The decision has been made to lift the evacuation directive on Naraha, north of Hirono (closer to the Fukushima Daiichi Nuclear Power Station), on September 5, 2015. The directive has been in force about four and half years. The first thing one sees upon entering Naraha is a large number of black bags in what resembles a weed-infested lot. In the black bags, called flexible containers, are soil and grass with radiological contaminants collected during decontamination work. What looks like an empty lot used to be a paddy field before the earthquake.

Tomioka, north of Naraha, has "areas in which residents are not permitted to live" and "areas where it is expected that residents will face difficulties in returning for a long time." Residents with houses in the former receive permission once a month to enter their houses, but those with houses in the latter are not allowed that and have thus been unable to service their own houses at all since the earthquake.

In Okuma, where the Fukushima Daiichi Nuclear Power Station is located, the majority of residential areas have been designated as "areas where it is expected that residents will face difficulties in returning for a long time." Furthermore, a site near the nuclear power station has been chosen for use as interim storage facilities, where soil and grass with radiological contaminants collected during decontamination work are stored and managed until their permanent disposal can be arranged.

The national government has instituted a policy of lifting restrictions on living and access by the end of March 2017. There are many tasks to be solved, however, including rebuilding necessary infrastructure for the residents' return and addressing psychological barriers such anxiety over safety of living near interim storage facilities.

A program was prepared for the participants after their visit to the disaster-affected areas to teach them more about Hirono. After returning to the town, they listened to presentations on reconstruction and community building activities being carried out in and around the town. The participants stayed the night at local volunteers' houses, so in the evening, they engaged in long conversations, deepening their exchange.

During the morning session on the second day of the kurumaza, the participants visited an organic cotton field, the green area for disaster prevention, an olive plantation in the Futatsunuma multi-purpose park and other places, gaining deeper familiarity with the local resources as well as the actual sites where the Hirono Wai-Wai Project activities are to take place.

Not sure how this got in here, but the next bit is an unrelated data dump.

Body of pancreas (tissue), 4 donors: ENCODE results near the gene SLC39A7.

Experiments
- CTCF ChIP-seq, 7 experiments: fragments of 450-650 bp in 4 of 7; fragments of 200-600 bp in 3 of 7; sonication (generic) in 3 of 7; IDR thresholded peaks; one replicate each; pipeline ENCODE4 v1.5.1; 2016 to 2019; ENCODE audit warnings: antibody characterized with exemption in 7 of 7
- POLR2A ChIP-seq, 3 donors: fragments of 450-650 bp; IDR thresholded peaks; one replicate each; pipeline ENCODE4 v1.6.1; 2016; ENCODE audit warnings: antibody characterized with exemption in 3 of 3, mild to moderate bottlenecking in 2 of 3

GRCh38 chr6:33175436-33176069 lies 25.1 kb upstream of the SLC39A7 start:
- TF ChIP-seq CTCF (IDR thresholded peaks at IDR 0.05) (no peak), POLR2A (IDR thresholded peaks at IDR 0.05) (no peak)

Left: Organic cotton field, Right: Olive plantation

In the afternoon, there was a workshop with about 50 members, including Hirono residents, implemented in the World Cafe style. The participants expressed their views on specific details of three activities, the Hirono Park Festival, Present Tree in Hirono and Women's Handiwork Creation, being held as part of the Hirono Wai-Wai Project.

The Hirono Park Festival is held periodically to restore a safe, fun environment to the community. To create a lively atmosphere, it includes events at the Futatsunuma multi-purpose park, which had been closed till May 2015 because of the 2011 earthquake.

The Present Tree in Hirono will make use of the green area for disaster prevention, which will be ready by March 2016, where individuals and companies from inside and outside the town will plant trees. The aim of this activity is to develop long-term relationships with people outside the town by involving them in tree planting and becoming foster parents of the trees.

Women's Handiwork Creation will direct the talents of women in the community toward creating and promoting a new Hirono brand by developing new products utilizing olives, mandarins, organic cotton cultivated with the help of volunteers from the Tokyo area, and other Hirono specialties.

The participants from both the local community and the Tokyo area brought various views and ideas to the workshop and held sustained, passionate discussions in a pleasant atmosphere. After the workshop, one local participant said, "Now I think I can do something," and another said "I want to create a cafe that will be like a salon where people can interact freely." These comments indicate positive attitudes toward implementation of actual projects.

Tokyo area participants commented, "Listening to the local people's true feelings helped me absorb their emotions in my heart before I shared my own views with them," and "This workshop provided me insight into the actual situation beyond what the news reports." These comments suggest that the sense of distance they had felt between themselves and Hirono had decreased.

As far as the actual situation in the disaster-affected areas goes, there are so many things a person can never know unless he or she actually goes to the areas and interacts with the local people. It would be unrealistic, however, for visiting individuals with no connection to the disaster-affected areas to try to ask local people to talk about their experiences.

The Hirono Wai-Wai Project initiatives are not exclusive to the locals, but accelerate reconstruction efforts by promoting exchange with people from outside. It is hoped that this project will serve as a good example for other disaster-affected areas, in which people who are not direct victims of the disaster can consider what happened and is happening in the disaster-affected areas as matters relevant to themselves. Then they can seek out what can be done within their own capacity and find actual opportunities to do what they can.


Written by Nobuhiro Tanabe

Japanese